From Cancer Progress 2021
Moderator: Ed Saltzman, Head, Biotech Strategy, Lumanity
- Ron Akehurst, Executive Chair, HEOR, Lumanity
- Peter Bach, MD, MAPP, Director, Center for Health Policy and Outcomes, Memorial Sloan Kettering Cancer Center
- Michael Kolodziej, MD, VP and CIO, ADVI Health
- Leonard Saltz, MD, Executive Director for Clinical Value & Sustainability; Head, Colorectal Oncology Section, Memorial Sloan Kettering Cancer Center
For a decade now, the “value” panel during Cancer Progress has delivered a spirited and often, controversial, discussion around the subject of the costs and associated value of cancer drugs. Nevertheless, despite numerous thoughtful solutions proposed, both market-based and legislative, and debated by many of the participants (including those joining us again this year), we remain largely stuck where we started. By stark contrast, in the time since this panel first convened, a head spinning array of novel therapies have appeared on the market. These therapies increasingly rely on novel and complex delivery platforms, in particular adoptive cellular therapies and, in totality (as well evidenced through this conference), represent a diverse range of therapeutic approaches as well as degrees of personalization that are unprecedented and unmatched in any other disease category.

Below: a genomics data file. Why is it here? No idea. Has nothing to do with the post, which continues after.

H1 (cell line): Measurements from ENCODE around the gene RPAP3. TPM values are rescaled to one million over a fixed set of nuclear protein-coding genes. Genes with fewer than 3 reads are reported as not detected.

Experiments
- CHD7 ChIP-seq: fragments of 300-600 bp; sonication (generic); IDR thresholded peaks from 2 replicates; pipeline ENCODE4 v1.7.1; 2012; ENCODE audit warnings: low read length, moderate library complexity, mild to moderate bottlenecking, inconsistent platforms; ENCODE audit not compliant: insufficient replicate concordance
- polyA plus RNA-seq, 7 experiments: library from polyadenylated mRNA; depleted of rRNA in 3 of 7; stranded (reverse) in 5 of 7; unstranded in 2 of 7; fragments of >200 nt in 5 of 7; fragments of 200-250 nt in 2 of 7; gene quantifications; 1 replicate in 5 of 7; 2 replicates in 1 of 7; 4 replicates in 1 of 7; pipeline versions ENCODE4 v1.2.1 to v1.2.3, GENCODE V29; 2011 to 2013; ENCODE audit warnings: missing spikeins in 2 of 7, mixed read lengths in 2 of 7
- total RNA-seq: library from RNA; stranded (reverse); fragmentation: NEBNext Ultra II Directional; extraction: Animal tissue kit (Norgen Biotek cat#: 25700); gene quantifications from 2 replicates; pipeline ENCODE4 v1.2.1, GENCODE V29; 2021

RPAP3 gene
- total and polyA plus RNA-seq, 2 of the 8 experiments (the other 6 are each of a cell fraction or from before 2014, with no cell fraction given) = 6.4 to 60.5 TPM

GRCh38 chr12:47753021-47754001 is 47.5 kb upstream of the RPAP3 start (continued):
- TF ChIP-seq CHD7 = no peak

But there has been a dearth of innovation directed at addressing the seemingly inexorable and exponential increases in the costs of these therapies, and the brutal impact, first and foremost on cancer patients and their families, but also to all societal stakeholders. Likewise lacking on the innovation front is progress with business models that can cost effectively deliver these therapies while producing convincing demonstration of value. Moreover, aside from the highly visible costs of therapy, there remains an “elephant in the backseat” problem: the overwhelming majority of these costs are associated with use in patients with cancers already well advanced (metastatic) at time of diagnosis, despite significant advances in both the access to, turnaround time and cost of next gen sequencing (NGS).
This panel of experts all of whom are continuing to work hard to bring desperately needed innovation to pricing, value and access, will discuss the continuing barriers to progress and how they ultimately can and will be surmounted. Among topics to be discussed:
- Advances in payment models
- Advances in assessing value
- Opportunities and challenges of shifting industry and academic focus from treating advanced disease to early intervention